South East Wales

Sustainable Transport Cymru in Wales 80mph opt-out call

Cars and lorries on the motorway
The Department of Transport revealed plans last September to consult on increasing the speed limit on England and Wales' motorways by 2013

Wales should opt out of UK proposals to raise the motorway speed limit from 70mph to 80mph, a campaign group says.

Sustainable Transport Cymru (STC) said it feared increased speeds would lead to more accidents, higher casualty rates and more carbon emissions.

Last year the UK government said it would consult on increasing the speed limit on motorways by 2013.

The Welsh government said it would consider safety implications in particular in examining the plans.

Revealing plans for the public consultation last September, the then UK Transport Secretary Philip Hammond said the current 70mph limit on motorways in England and Wales - introduced in 1965 - was out of date due to "huge advances in safety and motoring technology".

STC, a coalition of 25 organisations from the private, public and voluntary sectors, said it wanted to speak out before the consultation was officially launched.

Should the UK government decide to raise the speed limit for cars, STC said it wanted the Welsh government to use its power to set its own speed limit.

"The Welsh government has a strong record on road safety, but to sustain this we must continue to make bold decisions that are in the interests of all Welsh people, not the speed of a few," said Mr Waters.

"Ignoring the argument that this decision has the potential to raise our oil consumption and carbon emissions at a time when we need to cut both, this decision also has the potential to devastate family lives."

'Economic benefits'

STC cited a recent British Medical Journal (BMJ) editorial which opposed the speed increase, not just for road safety reasons but because of the consequences of greater car use and emissions to the nation's health.

"The highly regarded British Medical Journal can see the dangers in increasing the speed limit and we hope the Welsh government can too," said Mr Waters.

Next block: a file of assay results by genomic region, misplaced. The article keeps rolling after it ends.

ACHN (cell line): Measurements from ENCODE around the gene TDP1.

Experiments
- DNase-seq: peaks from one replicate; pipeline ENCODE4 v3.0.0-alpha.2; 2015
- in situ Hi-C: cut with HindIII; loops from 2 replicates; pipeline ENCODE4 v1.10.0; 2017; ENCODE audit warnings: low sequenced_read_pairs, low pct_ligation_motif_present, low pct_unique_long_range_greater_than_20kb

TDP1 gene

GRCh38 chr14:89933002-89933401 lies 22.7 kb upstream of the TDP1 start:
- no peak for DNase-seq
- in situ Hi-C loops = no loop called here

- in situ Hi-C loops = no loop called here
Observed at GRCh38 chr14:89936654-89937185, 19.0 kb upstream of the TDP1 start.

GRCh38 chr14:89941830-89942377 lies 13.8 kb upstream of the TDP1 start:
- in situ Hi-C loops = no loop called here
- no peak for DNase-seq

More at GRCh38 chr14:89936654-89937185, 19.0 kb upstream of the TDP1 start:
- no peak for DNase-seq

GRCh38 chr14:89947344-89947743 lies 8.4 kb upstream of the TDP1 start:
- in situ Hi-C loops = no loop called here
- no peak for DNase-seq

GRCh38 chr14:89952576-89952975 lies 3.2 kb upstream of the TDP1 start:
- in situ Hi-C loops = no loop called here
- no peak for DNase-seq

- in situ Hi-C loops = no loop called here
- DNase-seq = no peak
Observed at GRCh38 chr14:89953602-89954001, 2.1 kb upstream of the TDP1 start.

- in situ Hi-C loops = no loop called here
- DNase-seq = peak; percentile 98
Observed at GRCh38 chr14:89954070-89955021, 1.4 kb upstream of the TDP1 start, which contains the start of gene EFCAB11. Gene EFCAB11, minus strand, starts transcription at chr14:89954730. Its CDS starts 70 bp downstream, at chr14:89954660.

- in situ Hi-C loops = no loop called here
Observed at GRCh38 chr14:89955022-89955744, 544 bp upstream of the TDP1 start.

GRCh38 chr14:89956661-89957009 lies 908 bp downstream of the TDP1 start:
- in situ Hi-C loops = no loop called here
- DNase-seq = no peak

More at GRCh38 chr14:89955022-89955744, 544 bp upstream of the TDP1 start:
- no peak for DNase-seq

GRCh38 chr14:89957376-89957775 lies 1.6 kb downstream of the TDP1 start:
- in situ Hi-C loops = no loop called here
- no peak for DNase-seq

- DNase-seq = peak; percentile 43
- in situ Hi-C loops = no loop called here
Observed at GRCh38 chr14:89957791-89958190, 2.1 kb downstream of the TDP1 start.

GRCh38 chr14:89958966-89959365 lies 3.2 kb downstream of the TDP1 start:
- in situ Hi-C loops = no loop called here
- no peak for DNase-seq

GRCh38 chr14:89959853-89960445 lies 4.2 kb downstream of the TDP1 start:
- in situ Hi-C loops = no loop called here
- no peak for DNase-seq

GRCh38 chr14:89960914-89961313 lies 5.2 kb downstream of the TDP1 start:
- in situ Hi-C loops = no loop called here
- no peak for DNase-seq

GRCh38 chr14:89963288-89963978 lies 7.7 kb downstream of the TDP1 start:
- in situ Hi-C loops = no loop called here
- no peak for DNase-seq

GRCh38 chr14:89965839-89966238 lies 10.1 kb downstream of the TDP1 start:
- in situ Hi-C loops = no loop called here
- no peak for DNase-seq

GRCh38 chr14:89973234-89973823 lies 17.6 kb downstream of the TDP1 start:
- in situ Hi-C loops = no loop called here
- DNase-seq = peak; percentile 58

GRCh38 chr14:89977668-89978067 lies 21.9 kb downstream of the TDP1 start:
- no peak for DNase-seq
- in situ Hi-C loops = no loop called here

"As the BMJ argues, if the government is serious about achieving economic benefits it should consider investing in alternatives with a less negative health impact, such as sustainable forms of transport."

The Sustainable Transport Cymru coalition includes Sustrans Cymru, the Energy Savings Trust, Friends of the Earth and Bus Users UK Cymru.

Tim Shallcross, Welsh spokesman for the Institute of Advanced Motorists, would not be drawn on health implications of increasing the limit.

He said the motoring trust supported a trial of the 80mph speed limit on suitable stretches of managed motorways.

These included stretches of motorway where traffic volumes were monitored on a 24-hour-a-day basis; which had variable speed limits and hard shoulders; and which were capable of supporting higher speeds.

'Held in contempt'

However there were no such stretches in Wales at present, Mr Shallcross said.

"The section of M4 round Newport, though managed, is not suitable for trialling the 80mph limit," he said. "It twists and turns and lacks hard shoulders."

Mr Shallcross added: "We would insist on the limit being 80mph and not being a sanction for people to drive at 90mph.

"At the moment in many areas on motorways, the speed limit is held in contempt. That's why we feel the way ahead is to reinstigate respect for the limit."

The Welsh government said the potential to increase the national speed limit from 70 to 80 mph on the motorways in Wales was being examined in order to provide feedback to the proposed UK government consultation.

A spokesperson said: "The safety implications in particular will be considered with a view to presenting appropriate options to the minister."

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